After enduring years of fuzzy math, Saskatchewan parents may finally have cause for hope.
Not only did the provincial government’s latest throne speech acknowledge that Saskatchewan students have the worst math skills in the country, it pledged to address the problem with a “common-sense” plan that focuses on the basics. That’s good news for parents and children.
And during a recent radio interview, newly-minted Education Minister Bronwyn Eyre made it clear that she intends to change the way math is taught in Saskatchewan schools.
While Eyre is not the first education minister to bemoan the state of math scores, she’s the first to propose a comprehensive set of reforms that would address the problem.
Among other things, Eyre expressed a willingness to implement cross-provincial numeracy assessments (also known as standardized testing), spoke favourably about a back-to-basics approach to math instruction, and acknowledged that the current approach to math teaching was driving parents and students “crazy.”
Eyre even suggested that students should have the right to a math textbook that actually shows them step-by-step how to solve problems.
These statements are music to the ears of parents who are fed up with seeing their children come home with nonsensical math assignments. When parents who work as accountants, engineers or even university math professors have difficulty deciphering the convoluted word problems in textbooks such as Math Makes Sense, something is clearly amiss.
As many frustrated parents know, students need to master the basics in order to be successful in math. This means learning the standard algorithms for addition, subtraction, multiplication and division, and memorizing math facts such as the times table. Mastery of the basics provides students with the foundational skills necessary to tackle more advanced math problems.
However, if Saskatchewan’s education minister intends to introduce a common-sense approach to math instruction to schools, she’ll encounter heavy resistance from education professors and curriculum consultants. This resistance faces every education minister who challenges the educational establishment.
Most notably, the progressive education ideology, which de-emphasizes subject-specific content knowledge (such as learning the times tables) and encourages teachers to avoid direct instruction (actual teaching), now dominates the education system. Many math education professors, not to be confused with actual mathematicians, have built their entire careers on progressive ideology and will defend it vigorously, even in the face of contrary evidence.
As a case in point, Dr. Jo Boaler, a math education professor at Stanford University, is a regular speaker at teacher professional development conferences in Canada and the United States. Boaler’s ideas are about as far away from Eyre’s proposed math reforms as possible. In particular, Boaler stridently opposes the use of timed math facts drills and discourages students from using the standard algorithms for adding, subtracting, multiplying and dividing.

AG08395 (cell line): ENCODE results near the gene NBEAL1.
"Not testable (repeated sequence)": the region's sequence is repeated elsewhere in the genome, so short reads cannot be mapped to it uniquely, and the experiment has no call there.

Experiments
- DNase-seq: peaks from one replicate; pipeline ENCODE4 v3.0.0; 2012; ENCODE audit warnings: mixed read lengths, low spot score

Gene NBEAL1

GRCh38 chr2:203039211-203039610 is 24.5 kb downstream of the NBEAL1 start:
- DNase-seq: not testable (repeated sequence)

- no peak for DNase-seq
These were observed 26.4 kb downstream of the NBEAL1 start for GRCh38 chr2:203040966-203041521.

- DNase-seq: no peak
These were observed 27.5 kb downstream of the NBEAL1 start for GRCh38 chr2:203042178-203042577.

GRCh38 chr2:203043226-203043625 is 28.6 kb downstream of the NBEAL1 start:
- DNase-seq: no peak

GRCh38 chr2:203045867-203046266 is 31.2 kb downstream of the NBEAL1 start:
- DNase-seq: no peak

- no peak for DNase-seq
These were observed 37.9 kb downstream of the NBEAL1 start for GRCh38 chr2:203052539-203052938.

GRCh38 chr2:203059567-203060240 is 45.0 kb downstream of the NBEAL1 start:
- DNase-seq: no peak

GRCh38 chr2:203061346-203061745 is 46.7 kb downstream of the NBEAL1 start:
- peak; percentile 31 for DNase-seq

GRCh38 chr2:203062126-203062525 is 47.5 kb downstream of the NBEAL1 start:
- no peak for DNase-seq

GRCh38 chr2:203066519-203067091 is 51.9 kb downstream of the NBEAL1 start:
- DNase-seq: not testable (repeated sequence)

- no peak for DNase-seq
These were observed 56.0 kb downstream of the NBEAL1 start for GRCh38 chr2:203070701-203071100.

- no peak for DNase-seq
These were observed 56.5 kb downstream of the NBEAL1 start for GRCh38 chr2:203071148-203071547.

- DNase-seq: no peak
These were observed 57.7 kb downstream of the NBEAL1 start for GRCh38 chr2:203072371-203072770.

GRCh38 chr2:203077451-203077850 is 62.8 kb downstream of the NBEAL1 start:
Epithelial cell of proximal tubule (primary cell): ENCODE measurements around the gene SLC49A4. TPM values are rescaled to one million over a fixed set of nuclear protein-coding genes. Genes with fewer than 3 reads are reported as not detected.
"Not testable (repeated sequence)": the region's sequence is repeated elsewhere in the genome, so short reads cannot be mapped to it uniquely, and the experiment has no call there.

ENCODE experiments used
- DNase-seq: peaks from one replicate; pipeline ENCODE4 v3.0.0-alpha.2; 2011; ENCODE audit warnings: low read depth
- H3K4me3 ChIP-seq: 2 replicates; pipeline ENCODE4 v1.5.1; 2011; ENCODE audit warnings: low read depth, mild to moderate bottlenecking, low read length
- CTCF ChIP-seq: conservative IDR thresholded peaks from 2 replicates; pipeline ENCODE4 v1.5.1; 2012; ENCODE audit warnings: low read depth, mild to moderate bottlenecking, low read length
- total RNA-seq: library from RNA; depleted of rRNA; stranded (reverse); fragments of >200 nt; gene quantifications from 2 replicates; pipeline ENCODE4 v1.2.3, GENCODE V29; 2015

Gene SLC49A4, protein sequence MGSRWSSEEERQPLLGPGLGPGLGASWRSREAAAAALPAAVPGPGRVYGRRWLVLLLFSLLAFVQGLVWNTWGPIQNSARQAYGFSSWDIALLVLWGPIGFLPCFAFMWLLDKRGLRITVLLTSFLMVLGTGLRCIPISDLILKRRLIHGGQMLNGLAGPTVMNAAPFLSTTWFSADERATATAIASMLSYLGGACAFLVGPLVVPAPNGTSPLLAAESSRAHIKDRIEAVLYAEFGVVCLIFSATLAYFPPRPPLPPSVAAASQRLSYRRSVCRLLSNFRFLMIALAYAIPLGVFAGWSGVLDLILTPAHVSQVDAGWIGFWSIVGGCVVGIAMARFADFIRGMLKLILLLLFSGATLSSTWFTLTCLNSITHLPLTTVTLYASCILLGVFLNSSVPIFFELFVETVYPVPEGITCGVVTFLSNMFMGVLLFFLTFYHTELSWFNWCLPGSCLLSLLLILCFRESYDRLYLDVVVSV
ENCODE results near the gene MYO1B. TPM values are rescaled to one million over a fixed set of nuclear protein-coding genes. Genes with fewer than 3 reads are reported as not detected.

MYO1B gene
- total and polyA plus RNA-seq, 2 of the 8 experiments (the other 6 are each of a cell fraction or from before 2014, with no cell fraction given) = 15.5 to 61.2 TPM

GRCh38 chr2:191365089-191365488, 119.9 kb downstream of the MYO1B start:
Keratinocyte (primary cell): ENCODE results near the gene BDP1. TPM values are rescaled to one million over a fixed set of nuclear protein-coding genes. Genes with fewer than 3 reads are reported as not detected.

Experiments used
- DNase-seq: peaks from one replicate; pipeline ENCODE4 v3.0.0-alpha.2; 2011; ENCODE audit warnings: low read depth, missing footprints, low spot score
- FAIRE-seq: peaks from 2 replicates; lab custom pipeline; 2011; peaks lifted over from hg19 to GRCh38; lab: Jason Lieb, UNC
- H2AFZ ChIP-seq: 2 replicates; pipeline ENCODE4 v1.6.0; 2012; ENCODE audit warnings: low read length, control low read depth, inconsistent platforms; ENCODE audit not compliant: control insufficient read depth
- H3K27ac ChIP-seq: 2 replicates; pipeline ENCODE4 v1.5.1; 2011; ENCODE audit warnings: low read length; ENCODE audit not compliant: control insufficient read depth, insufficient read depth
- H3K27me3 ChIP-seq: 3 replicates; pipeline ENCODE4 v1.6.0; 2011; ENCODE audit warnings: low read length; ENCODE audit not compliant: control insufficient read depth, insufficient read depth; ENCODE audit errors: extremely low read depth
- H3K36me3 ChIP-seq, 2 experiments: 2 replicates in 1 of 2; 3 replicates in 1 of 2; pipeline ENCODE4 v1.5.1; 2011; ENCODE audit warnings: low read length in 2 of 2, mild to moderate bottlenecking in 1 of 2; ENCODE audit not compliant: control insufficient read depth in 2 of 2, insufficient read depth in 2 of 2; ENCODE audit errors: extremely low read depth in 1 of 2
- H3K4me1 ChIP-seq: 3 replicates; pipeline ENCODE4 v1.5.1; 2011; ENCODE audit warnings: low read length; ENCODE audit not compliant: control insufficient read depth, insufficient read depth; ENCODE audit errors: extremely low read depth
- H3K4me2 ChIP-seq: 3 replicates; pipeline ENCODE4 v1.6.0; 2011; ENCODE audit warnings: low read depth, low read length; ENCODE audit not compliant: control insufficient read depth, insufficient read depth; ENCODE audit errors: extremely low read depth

Sadly, Boaler is only one of countless math education professors who promote this failed ideology.
While many grassroots teachers recognize the need for students to master the basics, the same can’t be said for the hundreds of math consultants who work for education departments and school boards. Many are devoted disciples of math education professors like Boaler.
As a case in point, Jennifer Brokofsky, the co-ordinator of mathematics for Saskatoon Public Schools, recently described Boaler as her “math hero” in an article she wrote for the Saskatchewan Mathematics Teachers’ Society. So it’s highly unlikely that Brokofsky and other like-minded education consultants are going to warmly welcome Eyre’s new direction. Rather, they’ll do everything they can to stymie it.
Eyre can also expect fierce resistance from within her department. Many of the people working in the department were previously superintendents and curriculum consultants. Most have climbed the career ladder by espousing progressive education ideas and enacting progressive policies.
While Eyre’s department officials may not openly oppose her planned reforms, they won’t exactly help her. Watch the British political satire Yes Minister to see what this passive resistance might look like.
Saskatchewan has an opportunity to make substantial reforms to math instruction. Hopefully, Eyre overcomes resistance from the establishment and pushes ahead.
Michael Zwaagstra is a senior fellow with the think-tank Frontier Centre for Public Policy (fcpp.org), a public high school teacher, and co-author of What’s Wrong With Our Schools and How We Can Fix Them.
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